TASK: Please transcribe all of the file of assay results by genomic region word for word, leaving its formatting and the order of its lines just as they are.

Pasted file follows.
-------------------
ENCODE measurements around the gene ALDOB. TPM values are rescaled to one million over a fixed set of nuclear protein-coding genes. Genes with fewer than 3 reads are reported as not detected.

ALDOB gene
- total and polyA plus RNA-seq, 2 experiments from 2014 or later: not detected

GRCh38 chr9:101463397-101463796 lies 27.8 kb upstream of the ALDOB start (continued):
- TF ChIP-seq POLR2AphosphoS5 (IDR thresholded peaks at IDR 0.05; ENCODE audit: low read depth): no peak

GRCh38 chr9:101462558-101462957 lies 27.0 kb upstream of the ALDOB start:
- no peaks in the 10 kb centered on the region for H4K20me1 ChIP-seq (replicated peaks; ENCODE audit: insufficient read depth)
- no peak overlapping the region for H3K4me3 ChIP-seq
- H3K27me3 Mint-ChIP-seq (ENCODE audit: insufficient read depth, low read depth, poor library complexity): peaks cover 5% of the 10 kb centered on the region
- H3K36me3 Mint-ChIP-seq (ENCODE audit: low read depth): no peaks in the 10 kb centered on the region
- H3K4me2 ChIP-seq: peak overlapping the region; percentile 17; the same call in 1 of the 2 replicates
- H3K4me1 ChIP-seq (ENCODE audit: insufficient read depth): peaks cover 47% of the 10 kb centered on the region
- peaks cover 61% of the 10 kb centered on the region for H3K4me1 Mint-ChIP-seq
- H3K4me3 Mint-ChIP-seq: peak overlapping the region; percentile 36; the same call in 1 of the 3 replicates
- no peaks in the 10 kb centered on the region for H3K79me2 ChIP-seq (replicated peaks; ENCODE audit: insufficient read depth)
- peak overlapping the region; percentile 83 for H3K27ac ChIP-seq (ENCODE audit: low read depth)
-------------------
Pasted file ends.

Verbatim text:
ENCODE measurements around the gene ALDOB. TPM values are rescaled to one million over a fixed set of nuclear protein-coding genes. Genes with fewer than 3 reads are reported as not detected.

ALDOB gene
- total and polyA plus RNA-seq, 2 experiments from 2014 or later: not detected

GRCh38 chr9:101463397-101463796 lies 27.8 kb upstream of the ALDOB start (continued):
- TF ChIP-seq POLR2AphosphoS5 (IDR thresholded peaks at IDR 0.05; ENCODE audit: low read depth): no peak

GRCh38 chr9:101462558-101462957 lies 27.0 kb upstream of the ALDOB start:
- no peaks in the 10 kb centered on the region for H4K20me1 ChIP-seq (replicated peaks; ENCODE audit: insufficient read depth)
- no peak overlapping the region for H3K4me3 ChIP-seq
- H3K27me3 Mint-ChIP-seq (ENCODE audit: insufficient read depth, low read depth, poor library complexity): peaks cover 5% of the 10 kb centered on the region
- H3K36me3 Mint-ChIP-seq (ENCODE audit: low read depth): no peaks in the 10 kb centered on the region
- H3K4me2 ChIP-seq: peak overlapping the region; percentile 17; the same call in 1 of the 2 replicates
- H3K4me1 ChIP-seq (ENCODE audit: insufficient read depth): peaks cover 47% of the 10 kb centered on the region
- peaks cover 61% of the 10 kb centered on the region for H3K4me1 Mint-ChIP-seq
- H3K4me3 Mint-ChIP-seq: peak overlapping the region; percentile 36; the same call in 1 of the 3 replicates
- no peaks in the 10 kb centered on the region for H3K79me2 ChIP-seq (replicated peaks; ENCODE audit: insufficient read depth)
- peak overlapping the region; percentile 83 for H3K27ac ChIP-seq (ENCODE audit: low read depth)